What is the first sentence from the book you are currently reading?

“It was after midnight on my eleventh birthday when I snuck out of Mom’s house and hit the road on the search for my daddy.”

The Rambling, by Jimmy Cajoleas.

“The elevator resembles a birdcage. The tall, ornate kind - all thin bars and gilded exterior. I even think of birds as I step inside. Exotic and bright and lush. Everything I’m not.”

Lock Every Door by Riley Sager

“Aardvarks are the last survivors of a primitive group of mammals that have lived in Africa since the dinosaurs.”

The Book of Animal Ignorance: Everything You Think You Know Is Wrong, by John Lloyd and John Mitchinson.

“My death won’t bring out the banner headlines.”

Vectors, by Charles Sheffield. (Note: This is an anthology, and that sentence is from “What Song the Sirens Sang”.)

“Whenever, however this ends, I want you to know that right now, I love you forever.”

Take Me With You, by Andrea Gibson

The nineteenth century’s most celebrated black American first tasted freedom on September 4, 1838, when he arrived in New York City as a nineteen-year-old fugitive slave.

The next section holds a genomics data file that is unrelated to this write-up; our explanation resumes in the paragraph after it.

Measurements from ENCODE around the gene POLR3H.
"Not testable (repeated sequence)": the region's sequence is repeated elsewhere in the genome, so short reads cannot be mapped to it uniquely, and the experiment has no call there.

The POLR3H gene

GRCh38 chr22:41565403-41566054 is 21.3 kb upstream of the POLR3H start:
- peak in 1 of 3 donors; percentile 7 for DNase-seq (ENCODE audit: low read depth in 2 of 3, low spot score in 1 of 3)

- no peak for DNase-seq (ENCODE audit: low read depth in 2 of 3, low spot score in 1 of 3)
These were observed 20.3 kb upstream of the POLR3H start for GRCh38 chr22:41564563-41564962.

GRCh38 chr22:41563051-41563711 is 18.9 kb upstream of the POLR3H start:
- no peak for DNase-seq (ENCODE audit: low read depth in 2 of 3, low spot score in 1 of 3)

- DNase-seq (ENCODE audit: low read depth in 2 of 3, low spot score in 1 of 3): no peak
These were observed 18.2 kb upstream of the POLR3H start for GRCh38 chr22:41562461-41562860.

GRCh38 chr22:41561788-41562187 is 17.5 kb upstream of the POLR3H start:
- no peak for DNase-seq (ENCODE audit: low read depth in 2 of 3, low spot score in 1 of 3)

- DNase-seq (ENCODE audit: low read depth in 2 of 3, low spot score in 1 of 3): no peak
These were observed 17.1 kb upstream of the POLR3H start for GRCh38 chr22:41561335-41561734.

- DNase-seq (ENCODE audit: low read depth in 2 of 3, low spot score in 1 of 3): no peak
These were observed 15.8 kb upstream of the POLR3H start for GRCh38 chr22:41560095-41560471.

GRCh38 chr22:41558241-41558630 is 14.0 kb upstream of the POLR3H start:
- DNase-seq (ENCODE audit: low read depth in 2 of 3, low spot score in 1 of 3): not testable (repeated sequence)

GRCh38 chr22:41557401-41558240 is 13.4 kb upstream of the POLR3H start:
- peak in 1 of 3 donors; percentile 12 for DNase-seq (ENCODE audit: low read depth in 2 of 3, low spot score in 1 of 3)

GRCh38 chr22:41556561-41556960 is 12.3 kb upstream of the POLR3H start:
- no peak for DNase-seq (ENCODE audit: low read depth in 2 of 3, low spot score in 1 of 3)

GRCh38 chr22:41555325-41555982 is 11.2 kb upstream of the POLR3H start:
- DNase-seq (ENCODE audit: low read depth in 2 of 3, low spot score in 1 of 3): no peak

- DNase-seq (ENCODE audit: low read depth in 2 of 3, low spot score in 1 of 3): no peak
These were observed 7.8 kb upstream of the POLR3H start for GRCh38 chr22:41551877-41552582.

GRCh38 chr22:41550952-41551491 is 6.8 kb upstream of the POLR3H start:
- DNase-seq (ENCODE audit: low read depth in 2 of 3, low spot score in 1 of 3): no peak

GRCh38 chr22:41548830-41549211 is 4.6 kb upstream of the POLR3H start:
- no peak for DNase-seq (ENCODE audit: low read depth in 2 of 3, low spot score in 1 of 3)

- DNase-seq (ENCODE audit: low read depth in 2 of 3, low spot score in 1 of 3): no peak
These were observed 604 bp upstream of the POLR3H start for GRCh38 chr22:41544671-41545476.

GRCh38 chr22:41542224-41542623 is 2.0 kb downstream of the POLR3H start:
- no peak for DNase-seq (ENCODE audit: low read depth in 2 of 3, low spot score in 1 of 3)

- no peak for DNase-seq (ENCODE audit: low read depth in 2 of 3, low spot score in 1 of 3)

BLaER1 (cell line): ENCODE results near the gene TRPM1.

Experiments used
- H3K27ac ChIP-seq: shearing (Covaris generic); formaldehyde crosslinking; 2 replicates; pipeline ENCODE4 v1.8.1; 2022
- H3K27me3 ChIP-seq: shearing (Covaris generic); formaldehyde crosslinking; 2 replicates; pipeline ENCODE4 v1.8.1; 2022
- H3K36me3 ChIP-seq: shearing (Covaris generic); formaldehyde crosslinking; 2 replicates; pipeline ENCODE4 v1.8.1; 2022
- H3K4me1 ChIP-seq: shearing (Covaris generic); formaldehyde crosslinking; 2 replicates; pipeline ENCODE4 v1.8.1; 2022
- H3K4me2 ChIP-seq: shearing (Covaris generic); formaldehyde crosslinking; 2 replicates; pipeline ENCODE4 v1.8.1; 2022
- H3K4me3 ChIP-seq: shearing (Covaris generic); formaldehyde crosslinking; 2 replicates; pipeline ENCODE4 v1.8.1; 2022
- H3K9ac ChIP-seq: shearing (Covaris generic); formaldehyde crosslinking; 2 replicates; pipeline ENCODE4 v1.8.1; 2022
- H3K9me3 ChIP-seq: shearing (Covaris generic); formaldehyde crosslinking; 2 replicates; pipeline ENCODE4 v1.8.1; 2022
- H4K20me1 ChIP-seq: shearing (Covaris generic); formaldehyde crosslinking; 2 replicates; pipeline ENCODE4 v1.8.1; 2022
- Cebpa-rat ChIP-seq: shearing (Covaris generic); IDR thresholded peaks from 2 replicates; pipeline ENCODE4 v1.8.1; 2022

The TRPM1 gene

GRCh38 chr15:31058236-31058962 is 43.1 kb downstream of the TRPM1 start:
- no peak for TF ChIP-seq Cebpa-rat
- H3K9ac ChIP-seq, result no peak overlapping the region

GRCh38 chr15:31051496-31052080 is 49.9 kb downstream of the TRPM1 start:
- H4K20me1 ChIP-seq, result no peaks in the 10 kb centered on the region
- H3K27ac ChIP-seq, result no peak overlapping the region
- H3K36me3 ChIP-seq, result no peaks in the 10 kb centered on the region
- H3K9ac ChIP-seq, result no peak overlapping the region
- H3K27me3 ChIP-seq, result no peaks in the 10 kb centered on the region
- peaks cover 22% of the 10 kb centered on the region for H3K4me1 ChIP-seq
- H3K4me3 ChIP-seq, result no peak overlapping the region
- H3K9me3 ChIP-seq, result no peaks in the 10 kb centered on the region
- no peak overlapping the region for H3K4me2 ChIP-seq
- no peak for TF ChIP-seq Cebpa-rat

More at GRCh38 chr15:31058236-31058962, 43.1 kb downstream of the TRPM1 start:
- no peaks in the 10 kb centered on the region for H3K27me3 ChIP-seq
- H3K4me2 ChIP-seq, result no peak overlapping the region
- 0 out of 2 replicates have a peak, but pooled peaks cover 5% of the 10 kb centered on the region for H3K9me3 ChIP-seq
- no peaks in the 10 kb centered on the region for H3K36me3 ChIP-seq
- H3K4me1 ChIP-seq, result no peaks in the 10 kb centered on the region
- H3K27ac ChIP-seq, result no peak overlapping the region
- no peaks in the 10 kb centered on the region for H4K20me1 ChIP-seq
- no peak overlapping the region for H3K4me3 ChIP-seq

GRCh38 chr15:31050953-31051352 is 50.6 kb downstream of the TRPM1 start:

Gateway to Freedom: The Hidden History of the Underground Railroad by Eric Foner

“When Uncle Sam sent me to Alaska in 1904, the land where I was to spend the next fourteen years was still in many ways almost as much Russian as American, although we had owned it since 1867.”

A Schoolteacher in Old Alaska: The Story of Hannah Breece, by Hannah Breece, edited by Jane Jacobs.

“The woman stood in the far corner of the dimly lit room, hiding in shadows like a fish in gray water.”

The Promise, by Robert Crais

Great book. Foner’s an outstanding historian and a good writer.

“I’ve always wondered if exercise could kill you, and now I’m about to find out.”

Never Nosh a Matzo Ball, by Sharon Kahn

“Raye Means needed someone to give her a chance.”

Overnight Code: The Life of Raye Montague, the Woman Who Revolutionized Naval Engineering, by Paige Bowers and David R. Montague.

“In April, when Samuel Sooleymon was invited to try out for the national team, he was seventeen years old, stood six feet two inches tall, and was considered to be a promising point guard, known for his quickness and vertical leap, but also for his erratic passing and mediocre shooting.”

Sooley, by John Grisham

“Eliot James sat at a metal desk inside the space ship which had conveyed a few score human beings from the doomed earth to safety on the sun’s new planet Bronson Beta.”

After Worlds Collide, by Philip Wylie and Edwin Balmer.

“People who know me often talk as though I was from Texas.”

We Pointed Them North by E.C. Abbot (“Teddy Blue”) and Helena Huntington Smith